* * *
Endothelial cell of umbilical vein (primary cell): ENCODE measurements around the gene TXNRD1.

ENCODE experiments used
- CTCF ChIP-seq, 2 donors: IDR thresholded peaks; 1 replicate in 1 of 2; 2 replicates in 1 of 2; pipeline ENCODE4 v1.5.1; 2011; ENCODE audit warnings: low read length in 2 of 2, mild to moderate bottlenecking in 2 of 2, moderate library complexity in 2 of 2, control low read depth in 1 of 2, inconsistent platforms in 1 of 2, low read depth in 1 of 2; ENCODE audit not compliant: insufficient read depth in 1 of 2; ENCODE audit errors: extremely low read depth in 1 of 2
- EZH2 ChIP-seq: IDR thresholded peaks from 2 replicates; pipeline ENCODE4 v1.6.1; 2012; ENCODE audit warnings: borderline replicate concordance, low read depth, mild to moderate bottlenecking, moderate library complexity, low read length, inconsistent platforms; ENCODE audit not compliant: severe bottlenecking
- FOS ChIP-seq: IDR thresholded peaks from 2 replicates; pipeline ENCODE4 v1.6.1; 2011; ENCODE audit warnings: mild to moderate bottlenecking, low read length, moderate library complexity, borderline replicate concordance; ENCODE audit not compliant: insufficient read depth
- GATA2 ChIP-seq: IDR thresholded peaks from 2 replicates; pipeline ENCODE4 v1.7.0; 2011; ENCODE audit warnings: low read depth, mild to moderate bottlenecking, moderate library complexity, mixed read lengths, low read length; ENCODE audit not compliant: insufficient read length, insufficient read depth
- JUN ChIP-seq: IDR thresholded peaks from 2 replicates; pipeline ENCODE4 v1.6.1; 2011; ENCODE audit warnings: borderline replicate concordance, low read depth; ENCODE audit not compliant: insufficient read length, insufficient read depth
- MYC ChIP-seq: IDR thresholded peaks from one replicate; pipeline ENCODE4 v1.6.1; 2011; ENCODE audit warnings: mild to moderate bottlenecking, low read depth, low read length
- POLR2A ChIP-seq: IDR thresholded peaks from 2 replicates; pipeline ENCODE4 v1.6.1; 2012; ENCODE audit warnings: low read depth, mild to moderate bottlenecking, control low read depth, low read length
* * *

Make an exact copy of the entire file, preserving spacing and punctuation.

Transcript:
Endothelial cell of umbilical vein (primary cell): ENCODE measurements around the gene TXNRD1.

ENCODE experiments used
- CTCF ChIP-seq, 2 donors: IDR thresholded peaks; 1 replicate in 1 of 2; 2 replicates in 1 of 2; pipeline ENCODE4 v1.5.1; 2011; ENCODE audit warnings: low read length in 2 of 2, mild to moderate bottlenecking in 2 of 2, moderate library complexity in 2 of 2, control low read depth in 1 of 2, inconsistent platforms in 1 of 2, low read depth in 1 of 2; ENCODE audit not compliant: insufficient read depth in 1 of 2; ENCODE audit errors: extremely low read depth in 1 of 2
- EZH2 ChIP-seq: IDR thresholded peaks from 2 replicates; pipeline ENCODE4 v1.6.1; 2012; ENCODE audit warnings: borderline replicate concordance, low read depth, mild to moderate bottlenecking, moderate library complexity, low read length, inconsistent platforms; ENCODE audit not compliant: severe bottlenecking
- FOS ChIP-seq: IDR thresholded peaks from 2 replicates; pipeline ENCODE4 v1.6.1; 2011; ENCODE audit warnings: mild to moderate bottlenecking, low read length, moderate library complexity, borderline replicate concordance; ENCODE audit not compliant: insufficient read depth
- GATA2 ChIP-seq: IDR thresholded peaks from 2 replicates; pipeline ENCODE4 v1.7.0; 2011; ENCODE audit warnings: low read depth, mild to moderate bottlenecking, moderate library complexity, mixed read lengths, low read length; ENCODE audit not compliant: insufficient read length, insufficient read depth
- JUN ChIP-seq: IDR thresholded peaks from 2 replicates; pipeline ENCODE4 v1.6.1; 2011; ENCODE audit warnings: borderline replicate concordance, low read depth; ENCODE audit not compliant: insufficient read length, insufficient read depth
- MYC ChIP-seq: IDR thresholded peaks from one replicate; pipeline ENCODE4 v1.6.1; 2011; ENCODE audit warnings: mild to moderate bottlenecking, low read depth, low read length
- POLR2A ChIP-seq: IDR thresholded peaks from 2 replicates; pipeline ENCODE4 v1.6.1; 2012; ENCODE audit warnings: low read depth, mild to moderate bottlenecking, control low read depth, low read length